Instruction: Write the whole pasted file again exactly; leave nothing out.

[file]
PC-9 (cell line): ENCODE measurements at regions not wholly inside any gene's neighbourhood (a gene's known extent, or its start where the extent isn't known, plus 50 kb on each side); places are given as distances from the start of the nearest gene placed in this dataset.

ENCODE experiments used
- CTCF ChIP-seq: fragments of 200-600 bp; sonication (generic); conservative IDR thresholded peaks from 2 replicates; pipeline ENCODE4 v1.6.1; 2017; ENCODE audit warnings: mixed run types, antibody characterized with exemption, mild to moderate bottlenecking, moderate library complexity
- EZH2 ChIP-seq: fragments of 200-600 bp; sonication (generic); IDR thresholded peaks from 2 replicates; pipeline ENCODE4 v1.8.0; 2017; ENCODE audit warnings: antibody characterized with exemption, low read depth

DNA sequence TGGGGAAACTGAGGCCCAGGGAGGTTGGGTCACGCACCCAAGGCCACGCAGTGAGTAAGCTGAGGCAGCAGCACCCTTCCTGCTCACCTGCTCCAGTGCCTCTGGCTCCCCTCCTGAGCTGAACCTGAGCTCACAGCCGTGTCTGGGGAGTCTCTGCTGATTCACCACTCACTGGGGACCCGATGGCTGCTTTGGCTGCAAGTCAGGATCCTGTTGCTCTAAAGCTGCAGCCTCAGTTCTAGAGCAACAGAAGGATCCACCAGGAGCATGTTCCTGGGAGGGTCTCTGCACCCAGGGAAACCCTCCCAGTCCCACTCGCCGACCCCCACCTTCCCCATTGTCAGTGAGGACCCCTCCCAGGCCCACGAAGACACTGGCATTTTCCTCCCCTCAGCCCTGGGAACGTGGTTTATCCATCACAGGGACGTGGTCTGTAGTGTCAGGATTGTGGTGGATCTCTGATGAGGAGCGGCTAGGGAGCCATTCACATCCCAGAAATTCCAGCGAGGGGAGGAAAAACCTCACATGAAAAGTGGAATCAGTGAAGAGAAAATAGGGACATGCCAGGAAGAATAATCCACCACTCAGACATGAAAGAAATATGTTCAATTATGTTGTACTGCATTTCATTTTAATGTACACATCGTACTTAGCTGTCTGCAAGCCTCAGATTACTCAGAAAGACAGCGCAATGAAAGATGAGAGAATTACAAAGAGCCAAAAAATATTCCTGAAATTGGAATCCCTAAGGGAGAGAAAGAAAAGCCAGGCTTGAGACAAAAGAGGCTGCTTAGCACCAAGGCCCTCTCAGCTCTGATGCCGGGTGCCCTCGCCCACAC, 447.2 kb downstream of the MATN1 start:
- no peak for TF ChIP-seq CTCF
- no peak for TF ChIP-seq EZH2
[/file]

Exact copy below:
PC-9 (cell line): ENCODE measurements at regions not wholly inside any gene's neighbourhood (a gene's known extent, or its start where the extent isn't known, plus 50 kb on each side); places are given as distances from the start of the nearest gene placed in this dataset.

ENCODE experiments used
- CTCF ChIP-seq: fragments of 200-600 bp; sonication (generic); conservative IDR thresholded peaks from 2 replicates; pipeline ENCODE4 v1.6.1; 2017; ENCODE audit warnings: mixed run types, antibody characterized with exemption, mild to moderate bottlenecking, moderate library complexity
- EZH2 ChIP-seq: fragments of 200-600 bp; sonication (generic); IDR thresholded peaks from 2 replicates; pipeline ENCODE4 v1.8.0; 2017; ENCODE audit warnings: antibody characterized with exemption, low read depth

DNA sequence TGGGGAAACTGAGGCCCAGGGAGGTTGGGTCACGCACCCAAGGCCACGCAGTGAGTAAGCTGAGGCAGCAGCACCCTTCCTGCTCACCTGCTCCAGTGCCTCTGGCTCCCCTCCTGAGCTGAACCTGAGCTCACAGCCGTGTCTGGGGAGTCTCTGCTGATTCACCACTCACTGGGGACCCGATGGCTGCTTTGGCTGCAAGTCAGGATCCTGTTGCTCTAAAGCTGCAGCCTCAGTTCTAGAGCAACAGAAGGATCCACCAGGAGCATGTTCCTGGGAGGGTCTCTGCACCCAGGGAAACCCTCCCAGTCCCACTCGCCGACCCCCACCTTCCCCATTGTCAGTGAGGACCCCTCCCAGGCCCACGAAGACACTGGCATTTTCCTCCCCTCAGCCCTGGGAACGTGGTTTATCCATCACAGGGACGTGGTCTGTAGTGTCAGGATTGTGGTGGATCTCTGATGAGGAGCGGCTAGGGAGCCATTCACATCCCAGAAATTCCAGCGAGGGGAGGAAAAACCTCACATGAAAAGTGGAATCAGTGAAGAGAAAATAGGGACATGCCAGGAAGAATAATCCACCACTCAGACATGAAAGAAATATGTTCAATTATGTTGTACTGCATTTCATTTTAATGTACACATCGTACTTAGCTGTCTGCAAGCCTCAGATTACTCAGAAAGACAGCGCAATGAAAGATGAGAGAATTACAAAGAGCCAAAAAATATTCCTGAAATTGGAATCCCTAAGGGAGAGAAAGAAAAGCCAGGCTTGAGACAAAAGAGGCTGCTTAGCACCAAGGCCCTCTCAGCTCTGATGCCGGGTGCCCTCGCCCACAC, 447.2 kb downstream of the MATN1 start:
- no peak for TF ChIP-seq CTCF
- no peak for TF ChIP-seq EZH2